When Teja and Naveen learned last year that their daughter, Arya, would be born with long-gap esophageal atresia (EA), they did what many parents do: They took to the internet in search of more information. There, they learned that long-gap EA is a rare but serious condition in which a baby’s esophagus develops in two separate segments that don’t connect, leading to breathing, drinking, and eating difficulties.
Learning about the Foker process
Because the ends of the esophagus are too far apart in long-gap EA to be connected easily with surgery, treatment often involves a procedure known as the Foker process. In this innovative approach, a surgeon makes a small incision in the child’s back and then places several sutures on the upper and lower ends of their esophagus. These tiny stitches connect the ends to a traction system on the outside of the child’s body.
While it can be very effective, the Foker process is also a significant procedure that requires a long hospital stay. Because excessive motion could break or pull out the sutures, babies undergoing the Foker process must stay in the intensive care unit (ICU) on a ventilator and take medication to help them stay still. Over the next few weeks, clinicians gradually increase the tension on the sutures, which causes each end of the esophagus to grow until the surgeon can attach the two ends.
The couple, who live in Texas, were concerned about the length of the process and the need for intubation. “Our initial surgeon was somewhat vague about what he would do,” says Teja. “We were hesitant to proceed.”
A minimally invasive option
During their search for answers, they found family support groups — and a woman named Selina De Leon. Her daughter Devina was also born with long-gap EA and had recently undergone a new minimally invasive version of the Folker process performed by Dr. Benjamin Zendejas-Mummert in the Esophageal and Airway Treatment (EAT) Center at Boston Children’s Hospital. “She told us Devina had only been intubated for three days,” remembers Teja. Intrigued, the couple reached out to the center for more information.
But when the family spoke with the EAT Center’s program director, nurse Dori Gallagher, and the rest of the team, they found there was a catch: There is currently no way to know whether a baby is eligible for the minimally invasive version of the Foker process until surgery has already begun. Although the family was disappointed, the explanation made sense. Arya was a little over 3 months old, and the COVID-19 pandemic showed no signs of ebbing. Nevertheless, they decided to forge ahead and travel to Boston in August 2020.
Confidence and compassion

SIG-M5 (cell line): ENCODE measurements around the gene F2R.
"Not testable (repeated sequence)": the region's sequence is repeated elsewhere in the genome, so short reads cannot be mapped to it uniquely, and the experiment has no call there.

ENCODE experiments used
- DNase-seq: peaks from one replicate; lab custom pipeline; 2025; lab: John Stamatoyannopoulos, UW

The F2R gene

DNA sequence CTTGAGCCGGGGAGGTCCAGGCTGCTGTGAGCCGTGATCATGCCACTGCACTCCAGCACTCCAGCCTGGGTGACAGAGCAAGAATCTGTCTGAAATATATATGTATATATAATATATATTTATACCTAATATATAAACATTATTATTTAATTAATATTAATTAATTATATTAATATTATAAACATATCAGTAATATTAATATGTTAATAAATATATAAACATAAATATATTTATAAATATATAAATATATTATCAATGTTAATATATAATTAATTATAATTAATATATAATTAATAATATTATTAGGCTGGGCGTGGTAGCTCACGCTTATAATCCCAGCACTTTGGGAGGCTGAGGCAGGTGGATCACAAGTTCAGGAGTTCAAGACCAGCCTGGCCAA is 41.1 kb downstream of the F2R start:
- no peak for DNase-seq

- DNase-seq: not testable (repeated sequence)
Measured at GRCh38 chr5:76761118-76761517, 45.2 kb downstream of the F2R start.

Upon their arrival they met Dr. Zendejas-Mummert. “As soon as we talked with him, we knew he was the surgeon we needed,” says Naveen. “He took the time to explain everything to us and told us that he’s a father too and would treat Arya like his own child. His confidence gave us confidence in him.” Their comfort grew once Arya was in the operating room and Dr. Zendejas-Mummert confirmed that she was a candidate for the minimally invasive Foker process.
The procedures were a success. All told, Arya spent about six weeks in Boston. “We could have returned home earlier but we didn’t want to travel back and forth for follow-ups because of the pandemic,” says her mom. In addition to Dr. Zendejas-Mummert, the family says they’re grateful for the large team of nurses, social workers, and other clinicians who cared for Arya during their stay. “They wanted us to hold her and just enjoy being her parents,” says Teja.
Today, Arya is a happy baby who’s growing and eating just like any 10-month-old. She doesn’t need a feeding tube and, to her parents’ delight, doesn’t even have a surgical scar. Now, like her friend Selina, Teja is sharing her experience with other families on social media. “Every baby is different,” she says. “But for us, coming to Boston Children’s was the best decision we made for our daughter.”
The minimally invasive Foker process: How is it different?
The minimally invasive Foker process involves very small incisions on a child’s back and uses minimally invasive instruments to place traction sutures on each end of the esophagus and secure them around one of the ribs. This creates a traction system inside the child’s body, reducing the risk of tearing or breaking it. Surgeons tighten these sutures every week until the two ends of the esophagus are close enough to attach to each other. The minimally invasive approach appears to be as safe and effective as the traditional Foker process, but requires less time spent in the ICU and fewer pain medications and sedatives.
Learn more about the Esophageal and Airway Treatment Center.
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